“Yes.  ACC Paget likes to keep his finger on the pulse of things,” said Tony.

“Let’s go then,” said Gibbs, gulping down the last mouthful of coffee and standing up.

“Not yet,” said Tony, “You’re here earlier than I expected.  Which,” Tony raised his hands in a gesture of surrender, “Shows a lack of planning on my part.  I should have remembered that Storm Gibbs always blows in quicker than expected …”

“We caught the milk train,” said McGee mournfully.  “Just … it was about to pull out when we got to Southampton station.”

“Ah,” said Tony.

“They don’t have a restaurant car on those trains,” said McGee even more mournfully.

“Bit early for a buffet car,” said Tony.

“Yes,” sighed McGee.

Tony looked at Tim and wondered if it wasn’t the exacting physical standards which had caused McGee’s impressive weight loss but rather spending time with Gibbs who never seemed to need to eat.

The finer shades of McGee’s sorrow seemed to pass Gibbs by, “So, we’re here early.  When can we see Paget?”

Tony looked at his watch, “Not for another two hours.  And, no, you can’t see him before that.  Go and have lunch somewhere.  There are places by the Quay.”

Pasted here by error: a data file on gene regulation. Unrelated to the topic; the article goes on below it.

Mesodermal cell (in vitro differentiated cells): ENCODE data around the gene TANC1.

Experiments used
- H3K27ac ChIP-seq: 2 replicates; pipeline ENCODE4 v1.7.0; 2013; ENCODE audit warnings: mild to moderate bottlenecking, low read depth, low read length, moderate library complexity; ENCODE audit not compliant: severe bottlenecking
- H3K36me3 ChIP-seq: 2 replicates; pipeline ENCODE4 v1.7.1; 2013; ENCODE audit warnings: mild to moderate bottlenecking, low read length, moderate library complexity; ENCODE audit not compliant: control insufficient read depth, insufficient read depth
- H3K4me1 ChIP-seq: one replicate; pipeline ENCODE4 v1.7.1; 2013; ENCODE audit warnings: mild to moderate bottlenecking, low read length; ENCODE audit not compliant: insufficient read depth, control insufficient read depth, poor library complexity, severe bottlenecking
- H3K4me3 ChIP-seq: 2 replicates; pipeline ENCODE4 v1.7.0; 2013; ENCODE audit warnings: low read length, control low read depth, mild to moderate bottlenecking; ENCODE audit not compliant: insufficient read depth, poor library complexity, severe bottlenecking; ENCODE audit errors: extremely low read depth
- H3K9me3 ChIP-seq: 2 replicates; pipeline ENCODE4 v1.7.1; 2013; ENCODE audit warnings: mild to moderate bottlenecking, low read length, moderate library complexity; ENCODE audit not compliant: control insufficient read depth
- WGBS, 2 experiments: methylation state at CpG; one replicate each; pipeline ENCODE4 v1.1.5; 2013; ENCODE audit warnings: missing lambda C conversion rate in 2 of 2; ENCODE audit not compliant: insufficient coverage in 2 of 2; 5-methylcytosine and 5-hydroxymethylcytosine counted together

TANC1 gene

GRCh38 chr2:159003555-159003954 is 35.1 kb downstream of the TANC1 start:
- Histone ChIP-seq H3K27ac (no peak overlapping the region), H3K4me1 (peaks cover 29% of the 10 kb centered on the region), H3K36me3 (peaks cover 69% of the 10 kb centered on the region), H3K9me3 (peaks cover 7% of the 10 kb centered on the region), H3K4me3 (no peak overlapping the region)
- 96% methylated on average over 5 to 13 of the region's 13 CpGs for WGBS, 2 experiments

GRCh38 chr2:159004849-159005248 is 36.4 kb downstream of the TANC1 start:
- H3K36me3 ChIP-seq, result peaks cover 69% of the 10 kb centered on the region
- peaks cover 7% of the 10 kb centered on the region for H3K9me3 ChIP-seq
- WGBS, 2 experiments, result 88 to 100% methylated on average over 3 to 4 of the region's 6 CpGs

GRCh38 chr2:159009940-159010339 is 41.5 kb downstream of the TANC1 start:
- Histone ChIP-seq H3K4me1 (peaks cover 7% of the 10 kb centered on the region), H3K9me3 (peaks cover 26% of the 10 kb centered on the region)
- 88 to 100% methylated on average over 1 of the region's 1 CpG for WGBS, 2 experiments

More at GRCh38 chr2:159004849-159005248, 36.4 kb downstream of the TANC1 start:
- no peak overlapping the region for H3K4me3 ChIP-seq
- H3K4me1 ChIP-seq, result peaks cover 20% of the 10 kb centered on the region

“OK,” said Gibbs, “You coming?”

“Er, I’ve had something to eat,” said Tony.

McGee and Gibbs stared at Tony.  One of their memories of three years before was that Tony had a healthy appetite and rarely turned down a chance to eat.

“What?” asked Tim.

“I had lunch … before …” said Tony making a vague gesture towards his desk.

“You don’t want to come too?” asked Tim.

“You gonna miss out on a chance to give us the guided tour?” asked Gibbs.  In addition to memories of Tony’s appetite, Gibbs also remembered how Tony couldn’t help but dispense ‘useful’ information about the local area.